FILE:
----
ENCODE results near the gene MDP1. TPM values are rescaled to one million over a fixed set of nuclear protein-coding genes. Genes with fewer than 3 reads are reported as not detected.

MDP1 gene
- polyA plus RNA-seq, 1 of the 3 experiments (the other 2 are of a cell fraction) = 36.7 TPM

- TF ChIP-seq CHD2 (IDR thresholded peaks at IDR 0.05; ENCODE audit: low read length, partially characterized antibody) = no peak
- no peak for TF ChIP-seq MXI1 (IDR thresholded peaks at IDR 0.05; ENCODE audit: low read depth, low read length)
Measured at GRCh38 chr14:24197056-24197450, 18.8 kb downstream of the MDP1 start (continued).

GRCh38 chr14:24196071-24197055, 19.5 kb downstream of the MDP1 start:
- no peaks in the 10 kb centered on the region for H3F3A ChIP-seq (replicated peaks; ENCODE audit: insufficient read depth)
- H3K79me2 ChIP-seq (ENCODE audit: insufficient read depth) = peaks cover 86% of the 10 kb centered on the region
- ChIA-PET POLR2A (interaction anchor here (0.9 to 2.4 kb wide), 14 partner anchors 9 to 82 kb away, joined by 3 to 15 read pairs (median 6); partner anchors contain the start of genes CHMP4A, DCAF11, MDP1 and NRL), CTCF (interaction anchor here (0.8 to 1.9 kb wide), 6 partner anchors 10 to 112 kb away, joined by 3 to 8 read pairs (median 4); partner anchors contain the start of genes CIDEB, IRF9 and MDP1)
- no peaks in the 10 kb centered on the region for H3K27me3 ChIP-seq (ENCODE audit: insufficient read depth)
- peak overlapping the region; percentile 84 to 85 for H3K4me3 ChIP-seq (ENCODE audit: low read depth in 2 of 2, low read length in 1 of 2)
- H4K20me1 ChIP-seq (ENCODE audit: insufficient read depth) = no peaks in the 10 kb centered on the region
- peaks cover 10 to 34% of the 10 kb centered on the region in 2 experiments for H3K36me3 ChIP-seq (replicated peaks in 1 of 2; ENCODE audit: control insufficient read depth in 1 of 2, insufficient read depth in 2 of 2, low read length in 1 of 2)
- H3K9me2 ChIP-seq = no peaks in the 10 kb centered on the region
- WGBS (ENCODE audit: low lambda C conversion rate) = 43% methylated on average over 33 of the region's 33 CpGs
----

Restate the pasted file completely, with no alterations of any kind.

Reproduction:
ENCODE results near the gene MDP1. TPM values are rescaled to one million over a fixed set of nuclear protein-coding genes. Genes with fewer than 3 reads are reported as not detected.

MDP1 gene
- polyA plus RNA-seq, 1 of the 3 experiments (the other 2 are of a cell fraction) = 36.7 TPM

- TF ChIP-seq CHD2 (IDR thresholded peaks at IDR 0.05; ENCODE audit: low read length, partially characterized antibody) = no peak
- no peak for TF ChIP-seq MXI1 (IDR thresholded peaks at IDR 0.05; ENCODE audit: low read depth, low read length)
Measured at GRCh38 chr14:24197056-24197450, 18.8 kb downstream of the MDP1 start (continued).

GRCh38 chr14:24196071-24197055, 19.5 kb downstream of the MDP1 start:
- no peaks in the 10 kb centered on the region for H3F3A ChIP-seq (replicated peaks; ENCODE audit: insufficient read depth)
- H3K79me2 ChIP-seq (ENCODE audit: insufficient read depth) = peaks cover 86% of the 10 kb centered on the region
- ChIA-PET POLR2A (interaction anchor here (0.9 to 2.4 kb wide), 14 partner anchors 9 to 82 kb away, joined by 3 to 15 read pairs (median 6); partner anchors contain the start of genes CHMP4A, DCAF11, MDP1 and NRL), CTCF (interaction anchor here (0.8 to 1.9 kb wide), 6 partner anchors 10 to 112 kb away, joined by 3 to 8 read pairs (median 4); partner anchors contain the start of genes CIDEB, IRF9 and MDP1)
- no peaks in the 10 kb centered on the region for H3K27me3 ChIP-seq (ENCODE audit: insufficient read depth)
- peak overlapping the region; percentile 84 to 85 for H3K4me3 ChIP-seq (ENCODE audit: low read depth in 2 of 2, low read length in 1 of 2)
- H4K20me1 ChIP-seq (ENCODE audit: insufficient read depth) = no peaks in the 10 kb centered on the region
- peaks cover 10 to 34% of the 10 kb centered on the region in 2 experiments for H3K36me3 ChIP-seq (replicated peaks in 1 of 2; ENCODE audit: control insufficient read depth in 1 of 2, insufficient read depth in 2 of 2, low read length in 1 of 2)
- H3K9me2 ChIP-seq = no peaks in the 10 kb centered on the region
- WGBS (ENCODE audit: low lambda C conversion rate) = 43% methylated on average over 33 of the region's 33 CpGs